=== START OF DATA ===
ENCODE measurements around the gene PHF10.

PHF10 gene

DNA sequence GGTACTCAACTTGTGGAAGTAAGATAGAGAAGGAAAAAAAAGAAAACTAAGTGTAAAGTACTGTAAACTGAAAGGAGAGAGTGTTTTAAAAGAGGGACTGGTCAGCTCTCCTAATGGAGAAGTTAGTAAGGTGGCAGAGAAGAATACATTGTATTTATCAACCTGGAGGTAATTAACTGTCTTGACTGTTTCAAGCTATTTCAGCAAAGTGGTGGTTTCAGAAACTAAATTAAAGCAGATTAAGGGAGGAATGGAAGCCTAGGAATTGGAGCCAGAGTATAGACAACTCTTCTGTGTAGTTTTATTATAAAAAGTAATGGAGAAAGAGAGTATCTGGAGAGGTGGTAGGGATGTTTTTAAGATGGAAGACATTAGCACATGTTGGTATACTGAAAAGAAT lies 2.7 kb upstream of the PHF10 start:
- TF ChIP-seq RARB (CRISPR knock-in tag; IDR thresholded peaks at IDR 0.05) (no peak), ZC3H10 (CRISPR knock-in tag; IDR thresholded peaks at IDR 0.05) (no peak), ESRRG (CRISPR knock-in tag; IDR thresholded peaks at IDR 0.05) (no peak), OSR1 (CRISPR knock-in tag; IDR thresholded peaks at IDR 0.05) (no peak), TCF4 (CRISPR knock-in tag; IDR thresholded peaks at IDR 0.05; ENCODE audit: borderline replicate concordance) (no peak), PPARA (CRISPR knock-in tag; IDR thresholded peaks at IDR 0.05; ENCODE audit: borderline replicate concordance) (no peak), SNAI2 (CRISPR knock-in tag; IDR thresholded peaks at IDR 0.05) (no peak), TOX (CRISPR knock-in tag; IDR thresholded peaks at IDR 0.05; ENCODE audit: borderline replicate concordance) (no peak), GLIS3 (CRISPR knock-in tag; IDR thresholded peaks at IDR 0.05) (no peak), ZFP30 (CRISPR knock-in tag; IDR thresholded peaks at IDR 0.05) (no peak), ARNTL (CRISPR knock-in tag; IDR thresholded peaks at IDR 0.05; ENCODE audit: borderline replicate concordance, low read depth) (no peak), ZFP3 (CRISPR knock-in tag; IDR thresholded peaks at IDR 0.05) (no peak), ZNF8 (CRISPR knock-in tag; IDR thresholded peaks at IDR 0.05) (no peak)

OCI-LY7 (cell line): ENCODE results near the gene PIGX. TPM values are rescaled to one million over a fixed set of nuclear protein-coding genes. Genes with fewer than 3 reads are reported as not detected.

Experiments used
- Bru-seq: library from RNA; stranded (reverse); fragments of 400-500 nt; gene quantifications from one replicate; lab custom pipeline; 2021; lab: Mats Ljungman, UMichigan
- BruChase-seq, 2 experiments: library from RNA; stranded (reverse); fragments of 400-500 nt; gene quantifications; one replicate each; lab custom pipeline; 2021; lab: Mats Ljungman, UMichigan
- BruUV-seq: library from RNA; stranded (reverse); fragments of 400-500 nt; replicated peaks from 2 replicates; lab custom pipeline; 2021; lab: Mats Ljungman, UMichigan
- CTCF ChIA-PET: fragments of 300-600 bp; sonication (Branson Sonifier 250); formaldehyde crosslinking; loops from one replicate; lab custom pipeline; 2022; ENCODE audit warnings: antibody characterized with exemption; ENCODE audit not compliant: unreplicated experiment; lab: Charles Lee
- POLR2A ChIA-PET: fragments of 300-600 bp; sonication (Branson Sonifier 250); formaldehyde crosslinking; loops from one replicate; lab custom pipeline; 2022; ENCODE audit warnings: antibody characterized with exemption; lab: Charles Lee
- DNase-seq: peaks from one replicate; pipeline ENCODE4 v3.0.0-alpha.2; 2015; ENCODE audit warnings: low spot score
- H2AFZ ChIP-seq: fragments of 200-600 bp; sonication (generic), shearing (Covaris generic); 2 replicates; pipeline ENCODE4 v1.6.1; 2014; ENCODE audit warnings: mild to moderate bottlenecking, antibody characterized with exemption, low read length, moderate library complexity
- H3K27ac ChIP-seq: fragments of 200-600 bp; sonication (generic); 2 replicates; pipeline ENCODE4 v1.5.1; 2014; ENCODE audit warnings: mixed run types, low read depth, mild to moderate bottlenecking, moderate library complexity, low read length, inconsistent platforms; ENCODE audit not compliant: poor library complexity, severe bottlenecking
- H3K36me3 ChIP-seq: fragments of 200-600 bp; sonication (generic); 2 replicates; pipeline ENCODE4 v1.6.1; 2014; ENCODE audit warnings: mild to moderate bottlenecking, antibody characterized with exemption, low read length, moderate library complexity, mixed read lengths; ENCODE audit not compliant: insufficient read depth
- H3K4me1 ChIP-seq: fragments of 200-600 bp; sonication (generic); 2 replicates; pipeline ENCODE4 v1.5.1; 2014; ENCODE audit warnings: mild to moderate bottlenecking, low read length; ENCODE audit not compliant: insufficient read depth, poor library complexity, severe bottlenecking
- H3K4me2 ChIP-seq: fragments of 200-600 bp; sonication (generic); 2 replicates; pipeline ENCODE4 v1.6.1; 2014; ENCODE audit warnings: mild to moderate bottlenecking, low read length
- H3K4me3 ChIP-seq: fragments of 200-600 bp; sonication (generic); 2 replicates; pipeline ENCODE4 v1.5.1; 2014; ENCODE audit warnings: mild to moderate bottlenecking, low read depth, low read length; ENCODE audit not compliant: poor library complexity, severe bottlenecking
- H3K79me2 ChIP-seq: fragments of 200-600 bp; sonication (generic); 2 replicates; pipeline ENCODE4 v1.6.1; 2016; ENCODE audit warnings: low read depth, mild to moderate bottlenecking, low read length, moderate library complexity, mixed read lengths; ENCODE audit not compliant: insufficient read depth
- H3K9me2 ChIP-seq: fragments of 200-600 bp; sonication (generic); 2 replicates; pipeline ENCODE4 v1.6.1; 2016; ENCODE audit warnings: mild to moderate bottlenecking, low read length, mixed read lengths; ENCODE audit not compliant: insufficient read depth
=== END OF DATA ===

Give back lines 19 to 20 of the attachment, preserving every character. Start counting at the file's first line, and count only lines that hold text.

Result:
- H3K79me2 ChIP-seq: fragments of 200-600 bp; sonication (generic); 2 replicates; pipeline ENCODE4 v1.6.1; 2016; ENCODE audit warnings: low read depth, mild to moderate bottlenecking, low read length, moderate library complexity, mixed read lengths; ENCODE audit not compliant: insufficient read depth
- H3K9me2 ChIP-seq: fragments of 200-600 bp; sonication (generic); 2 replicates; pipeline ENCODE4 v1.6.1; 2016; ENCODE audit warnings: mild to moderate bottlenecking, low read length, mixed read lengths; ENCODE audit not compliant: insufficient read depth